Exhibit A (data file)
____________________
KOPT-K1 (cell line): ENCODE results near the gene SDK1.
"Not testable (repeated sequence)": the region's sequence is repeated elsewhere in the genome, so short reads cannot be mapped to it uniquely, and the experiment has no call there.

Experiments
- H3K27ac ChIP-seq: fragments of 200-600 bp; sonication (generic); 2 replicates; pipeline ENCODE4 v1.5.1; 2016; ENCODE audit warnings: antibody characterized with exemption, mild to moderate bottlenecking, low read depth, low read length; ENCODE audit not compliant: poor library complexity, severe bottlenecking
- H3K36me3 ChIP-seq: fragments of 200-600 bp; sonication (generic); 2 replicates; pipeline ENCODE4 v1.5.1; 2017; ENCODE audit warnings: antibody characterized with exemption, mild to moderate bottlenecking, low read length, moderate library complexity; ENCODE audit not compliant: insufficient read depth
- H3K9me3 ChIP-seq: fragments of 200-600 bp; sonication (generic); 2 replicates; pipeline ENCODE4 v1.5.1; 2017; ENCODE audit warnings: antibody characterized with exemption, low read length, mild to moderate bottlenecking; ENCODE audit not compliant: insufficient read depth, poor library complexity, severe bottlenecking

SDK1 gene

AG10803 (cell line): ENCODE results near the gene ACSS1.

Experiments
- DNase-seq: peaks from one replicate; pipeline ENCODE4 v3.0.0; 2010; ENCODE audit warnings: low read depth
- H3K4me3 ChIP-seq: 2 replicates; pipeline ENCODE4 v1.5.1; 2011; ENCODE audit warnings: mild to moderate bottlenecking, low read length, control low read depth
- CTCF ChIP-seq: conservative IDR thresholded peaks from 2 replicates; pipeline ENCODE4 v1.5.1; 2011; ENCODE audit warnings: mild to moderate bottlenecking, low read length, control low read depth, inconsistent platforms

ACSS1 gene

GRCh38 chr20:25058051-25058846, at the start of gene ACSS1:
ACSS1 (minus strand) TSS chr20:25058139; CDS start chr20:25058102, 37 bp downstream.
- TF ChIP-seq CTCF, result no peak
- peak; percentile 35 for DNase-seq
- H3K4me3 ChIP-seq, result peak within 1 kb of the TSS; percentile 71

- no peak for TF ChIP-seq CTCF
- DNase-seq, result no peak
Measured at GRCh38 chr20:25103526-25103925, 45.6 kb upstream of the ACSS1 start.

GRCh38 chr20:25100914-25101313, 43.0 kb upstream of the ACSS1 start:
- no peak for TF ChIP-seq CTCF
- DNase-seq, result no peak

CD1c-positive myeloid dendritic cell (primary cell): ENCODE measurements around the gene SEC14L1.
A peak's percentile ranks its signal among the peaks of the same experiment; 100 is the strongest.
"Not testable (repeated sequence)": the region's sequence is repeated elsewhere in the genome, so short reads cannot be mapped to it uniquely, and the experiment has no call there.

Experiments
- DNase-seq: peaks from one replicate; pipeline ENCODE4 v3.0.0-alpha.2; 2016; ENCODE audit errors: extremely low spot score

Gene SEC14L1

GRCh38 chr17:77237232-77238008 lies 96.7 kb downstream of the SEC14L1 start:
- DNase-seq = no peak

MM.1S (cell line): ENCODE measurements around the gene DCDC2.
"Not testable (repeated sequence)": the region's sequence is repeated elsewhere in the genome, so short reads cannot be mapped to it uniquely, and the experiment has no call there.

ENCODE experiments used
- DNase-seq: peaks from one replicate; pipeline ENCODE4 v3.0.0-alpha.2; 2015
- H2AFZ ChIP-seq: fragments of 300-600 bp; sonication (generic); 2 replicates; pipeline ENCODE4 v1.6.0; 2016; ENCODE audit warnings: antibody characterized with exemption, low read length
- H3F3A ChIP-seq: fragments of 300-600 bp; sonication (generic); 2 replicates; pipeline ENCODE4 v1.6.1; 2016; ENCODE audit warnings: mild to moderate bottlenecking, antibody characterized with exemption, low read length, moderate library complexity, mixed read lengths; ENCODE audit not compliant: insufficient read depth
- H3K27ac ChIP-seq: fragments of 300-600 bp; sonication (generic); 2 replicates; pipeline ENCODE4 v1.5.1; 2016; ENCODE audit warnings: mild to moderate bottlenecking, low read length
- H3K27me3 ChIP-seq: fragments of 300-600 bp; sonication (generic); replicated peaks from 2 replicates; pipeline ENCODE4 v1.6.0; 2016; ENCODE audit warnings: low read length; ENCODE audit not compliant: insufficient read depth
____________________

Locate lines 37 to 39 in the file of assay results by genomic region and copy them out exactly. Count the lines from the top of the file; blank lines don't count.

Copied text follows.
- H2AFZ ChIP-seq: fragments of 300-600 bp; sonication (generic); 2 replicates; pipeline ENCODE4 v1.6.0; 2016; ENCODE audit warnings: antibody characterized with exemption, low read length
- H3F3A ChIP-seq: fragments of 300-600 bp; sonication (generic); 2 replicates; pipeline ENCODE4 v1.6.1; 2016; ENCODE audit warnings: mild to moderate bottlenecking, antibody characterized with exemption, low read length, moderate library complexity, mixed read lengths; ENCODE audit not compliant: insufficient read depth
- H3K27ac ChIP-seq: fragments of 300-600 bp; sonication (generic); 2 replicates; pipeline ENCODE4 v1.5.1; 2016; ENCODE audit warnings: mild to moderate bottlenecking, low read length